It would be a misuse of this data for Christians of richer nations to justify a scaling back of the number of Western missionaries they send out and redirect their funds to sponsoring majority world missionaries who can be sent for less. What this data shows is that Majority World Christians have taken seriously the task of sending their own to the unreached. For western Christians, agencies, and churches to step in and take over what these sacrificial Christians are already doing well would be counter productive. Why take from them what God is already allowing them to do on their own? Western Christians may need to view what their Majority World brethren are doing as an example or model of what they ought to be about. In these times it seems God is using Christians in what used to be considered ‘the mission field’ to set the pace for the ‘historically Christian nations.’



I am convinced that this shift has little to do with any recent strategy adjustments. For it is evident that God is, in many cases, using those who have very little understanding of strategic matters. They simply have a healthy understanding of what He has done and is doing among them. They are grateful and prayerful. They trust in His promises and move out in faith, expecting Him to be faithful, not based upon what they do, but upon who He is.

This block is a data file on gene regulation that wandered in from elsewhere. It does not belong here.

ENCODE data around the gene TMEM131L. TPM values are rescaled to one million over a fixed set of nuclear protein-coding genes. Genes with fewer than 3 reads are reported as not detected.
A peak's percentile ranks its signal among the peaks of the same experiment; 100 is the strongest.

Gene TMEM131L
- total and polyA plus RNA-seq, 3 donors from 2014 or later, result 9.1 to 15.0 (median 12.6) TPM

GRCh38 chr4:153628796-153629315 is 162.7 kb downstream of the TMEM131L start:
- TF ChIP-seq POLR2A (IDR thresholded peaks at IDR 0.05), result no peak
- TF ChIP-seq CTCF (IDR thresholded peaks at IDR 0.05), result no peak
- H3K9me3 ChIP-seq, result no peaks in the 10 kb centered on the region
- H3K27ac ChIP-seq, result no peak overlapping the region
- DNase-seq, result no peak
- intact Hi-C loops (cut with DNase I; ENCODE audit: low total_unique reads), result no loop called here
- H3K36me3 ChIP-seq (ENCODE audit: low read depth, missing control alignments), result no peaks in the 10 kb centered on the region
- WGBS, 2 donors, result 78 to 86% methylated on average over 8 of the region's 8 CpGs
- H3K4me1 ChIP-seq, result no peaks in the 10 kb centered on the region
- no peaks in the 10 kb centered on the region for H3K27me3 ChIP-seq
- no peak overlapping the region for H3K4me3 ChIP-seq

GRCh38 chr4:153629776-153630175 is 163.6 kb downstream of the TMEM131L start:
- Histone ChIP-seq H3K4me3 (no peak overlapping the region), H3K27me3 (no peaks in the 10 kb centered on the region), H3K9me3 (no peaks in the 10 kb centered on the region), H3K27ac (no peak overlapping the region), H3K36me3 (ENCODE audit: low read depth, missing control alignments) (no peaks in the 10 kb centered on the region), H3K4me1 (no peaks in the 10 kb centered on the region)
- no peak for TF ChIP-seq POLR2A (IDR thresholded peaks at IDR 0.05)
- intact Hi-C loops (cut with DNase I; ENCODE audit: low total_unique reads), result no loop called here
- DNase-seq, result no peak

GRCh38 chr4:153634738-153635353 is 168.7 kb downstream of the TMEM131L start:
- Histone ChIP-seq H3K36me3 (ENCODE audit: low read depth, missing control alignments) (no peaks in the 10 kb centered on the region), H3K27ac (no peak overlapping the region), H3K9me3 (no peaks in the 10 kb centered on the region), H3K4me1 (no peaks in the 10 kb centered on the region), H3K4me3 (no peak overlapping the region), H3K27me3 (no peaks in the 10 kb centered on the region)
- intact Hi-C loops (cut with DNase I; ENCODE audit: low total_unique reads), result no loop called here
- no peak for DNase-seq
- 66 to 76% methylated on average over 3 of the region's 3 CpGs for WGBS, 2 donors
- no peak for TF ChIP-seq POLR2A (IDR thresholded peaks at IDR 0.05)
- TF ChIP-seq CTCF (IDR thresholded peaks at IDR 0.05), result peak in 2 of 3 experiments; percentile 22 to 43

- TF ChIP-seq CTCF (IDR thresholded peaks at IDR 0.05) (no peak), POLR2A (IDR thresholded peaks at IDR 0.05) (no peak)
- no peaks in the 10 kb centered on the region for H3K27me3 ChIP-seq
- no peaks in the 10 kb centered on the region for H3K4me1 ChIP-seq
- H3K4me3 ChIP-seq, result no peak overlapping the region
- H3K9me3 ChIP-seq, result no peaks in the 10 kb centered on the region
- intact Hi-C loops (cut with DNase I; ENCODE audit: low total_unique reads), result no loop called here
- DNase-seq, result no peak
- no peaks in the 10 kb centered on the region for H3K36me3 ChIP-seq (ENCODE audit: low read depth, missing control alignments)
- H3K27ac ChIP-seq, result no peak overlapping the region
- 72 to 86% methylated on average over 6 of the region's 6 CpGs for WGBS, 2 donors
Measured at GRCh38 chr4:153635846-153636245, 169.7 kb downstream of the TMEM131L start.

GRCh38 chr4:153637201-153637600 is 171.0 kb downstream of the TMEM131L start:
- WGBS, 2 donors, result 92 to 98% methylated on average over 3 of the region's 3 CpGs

What is ahead in this new era of missions? What else will the Western church learn from their Majority World brethren? I am not sure. What I do know is – this is an exciting time I are living in. Thank you Lord for allow me to to witness it.

Security and Missions

Tuesday, December 30th, 2008


The recent arrest and jailing of David and Fiona Fulton brings to the fore once again that missionaries are not immune to the laws of the land in which they serve. Freedom of press in Scotland would have protected this couple from prosecution for sending emails to friends that were viewed as seditious to the Gambian government. For reasons known only to them the Fultons had been critical of the government in email messages, a media they must have thought secure. Email is not secure at all. Many governments and zealots regularly monitor such messages.



Email is not the only security issue for missionaries today. Security is such a serious concern that many current missionaries do not allow stories to be written about them, especially stories that mention their names, where they are working, or the methods they are employing to share the message of Christ. The number of missionaries working in security conscious settings will continue to increase for the foreseeable future as denominations and agencies begin to place more and more personnel among the remaining unreached people groups.



In past generations, very few missionaries were sent to the ‘closed’ areas of the world. If a government forbade ‘proselytizing’ or denied work permits to Christian workers, denominations and agencies would look elsewhere to plant churches. In many cases nationals in those same countries risk their lives, and some even paid with their lives, to share the Good News, but missionaries from the United States and Europe stayed away. That was the past generation’s response. Currently the unreached people groups in these countries are being penetrated by a bold breed of missionary with a ‘creative access’ approaches that takes many forms.